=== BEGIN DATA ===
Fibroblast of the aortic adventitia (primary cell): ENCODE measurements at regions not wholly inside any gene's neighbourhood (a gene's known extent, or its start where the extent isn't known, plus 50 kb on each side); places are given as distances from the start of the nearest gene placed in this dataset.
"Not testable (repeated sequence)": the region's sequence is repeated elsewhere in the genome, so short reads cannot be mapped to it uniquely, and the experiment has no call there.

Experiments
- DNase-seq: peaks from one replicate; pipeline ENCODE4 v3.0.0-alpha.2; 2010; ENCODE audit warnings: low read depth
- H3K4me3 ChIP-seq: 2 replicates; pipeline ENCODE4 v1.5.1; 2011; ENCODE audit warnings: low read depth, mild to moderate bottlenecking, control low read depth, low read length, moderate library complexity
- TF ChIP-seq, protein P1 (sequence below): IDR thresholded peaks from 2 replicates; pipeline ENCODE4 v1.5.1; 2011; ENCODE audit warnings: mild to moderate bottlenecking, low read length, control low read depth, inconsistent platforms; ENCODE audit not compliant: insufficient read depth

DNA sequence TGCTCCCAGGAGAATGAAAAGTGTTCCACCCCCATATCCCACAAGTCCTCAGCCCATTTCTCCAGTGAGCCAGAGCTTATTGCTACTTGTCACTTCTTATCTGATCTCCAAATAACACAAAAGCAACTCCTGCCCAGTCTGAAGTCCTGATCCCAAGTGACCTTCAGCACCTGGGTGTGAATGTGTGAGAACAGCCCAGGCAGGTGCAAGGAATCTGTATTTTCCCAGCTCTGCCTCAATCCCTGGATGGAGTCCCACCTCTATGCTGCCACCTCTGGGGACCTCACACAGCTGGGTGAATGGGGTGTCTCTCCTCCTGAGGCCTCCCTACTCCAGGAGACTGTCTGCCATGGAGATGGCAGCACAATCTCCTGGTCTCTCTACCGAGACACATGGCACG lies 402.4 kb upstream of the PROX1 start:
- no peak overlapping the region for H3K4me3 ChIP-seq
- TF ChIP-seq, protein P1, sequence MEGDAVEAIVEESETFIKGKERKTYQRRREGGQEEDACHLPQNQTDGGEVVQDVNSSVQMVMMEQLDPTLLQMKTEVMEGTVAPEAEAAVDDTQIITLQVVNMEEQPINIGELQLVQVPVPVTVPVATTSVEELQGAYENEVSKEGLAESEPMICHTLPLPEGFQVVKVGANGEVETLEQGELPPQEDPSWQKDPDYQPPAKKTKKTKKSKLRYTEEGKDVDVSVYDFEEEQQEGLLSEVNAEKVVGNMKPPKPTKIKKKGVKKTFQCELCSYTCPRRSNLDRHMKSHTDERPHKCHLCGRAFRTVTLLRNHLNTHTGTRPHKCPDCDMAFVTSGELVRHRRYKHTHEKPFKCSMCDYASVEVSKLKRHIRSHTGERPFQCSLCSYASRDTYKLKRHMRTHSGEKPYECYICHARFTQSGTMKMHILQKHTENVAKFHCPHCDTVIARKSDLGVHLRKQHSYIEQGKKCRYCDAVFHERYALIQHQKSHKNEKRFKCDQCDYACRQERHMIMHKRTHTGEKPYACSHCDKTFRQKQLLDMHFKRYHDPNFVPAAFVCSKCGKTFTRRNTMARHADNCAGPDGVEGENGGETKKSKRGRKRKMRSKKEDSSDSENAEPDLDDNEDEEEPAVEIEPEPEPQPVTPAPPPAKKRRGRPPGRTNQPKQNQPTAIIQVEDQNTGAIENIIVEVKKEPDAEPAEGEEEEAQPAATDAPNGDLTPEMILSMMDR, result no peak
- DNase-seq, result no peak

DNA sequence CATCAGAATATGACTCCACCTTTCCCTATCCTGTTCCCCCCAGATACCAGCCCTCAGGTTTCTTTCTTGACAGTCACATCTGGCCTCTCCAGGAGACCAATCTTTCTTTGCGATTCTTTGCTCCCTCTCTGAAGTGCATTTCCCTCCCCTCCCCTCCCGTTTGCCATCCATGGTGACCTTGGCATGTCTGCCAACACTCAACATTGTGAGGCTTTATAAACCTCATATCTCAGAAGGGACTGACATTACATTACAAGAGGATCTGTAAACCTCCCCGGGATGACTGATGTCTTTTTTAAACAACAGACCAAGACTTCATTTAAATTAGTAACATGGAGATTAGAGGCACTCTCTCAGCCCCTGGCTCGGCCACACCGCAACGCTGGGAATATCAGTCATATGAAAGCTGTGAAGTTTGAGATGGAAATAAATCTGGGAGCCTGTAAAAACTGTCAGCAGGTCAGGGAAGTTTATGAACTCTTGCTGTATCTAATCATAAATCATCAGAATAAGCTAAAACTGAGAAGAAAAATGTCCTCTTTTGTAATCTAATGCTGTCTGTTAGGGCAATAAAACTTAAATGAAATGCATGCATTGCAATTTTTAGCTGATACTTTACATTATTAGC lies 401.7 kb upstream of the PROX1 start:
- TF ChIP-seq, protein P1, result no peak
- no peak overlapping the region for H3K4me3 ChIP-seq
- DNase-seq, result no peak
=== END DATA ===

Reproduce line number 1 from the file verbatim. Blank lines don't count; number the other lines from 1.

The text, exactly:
Fibroblast of the aortic adventitia (primary cell): ENCODE measurements at regions not wholly inside any gene's neighbourhood (a gene's known extent, or its start where the extent isn't known, plus 50 kb on each side); places are given as distances from the start of the nearest gene placed in this dataset.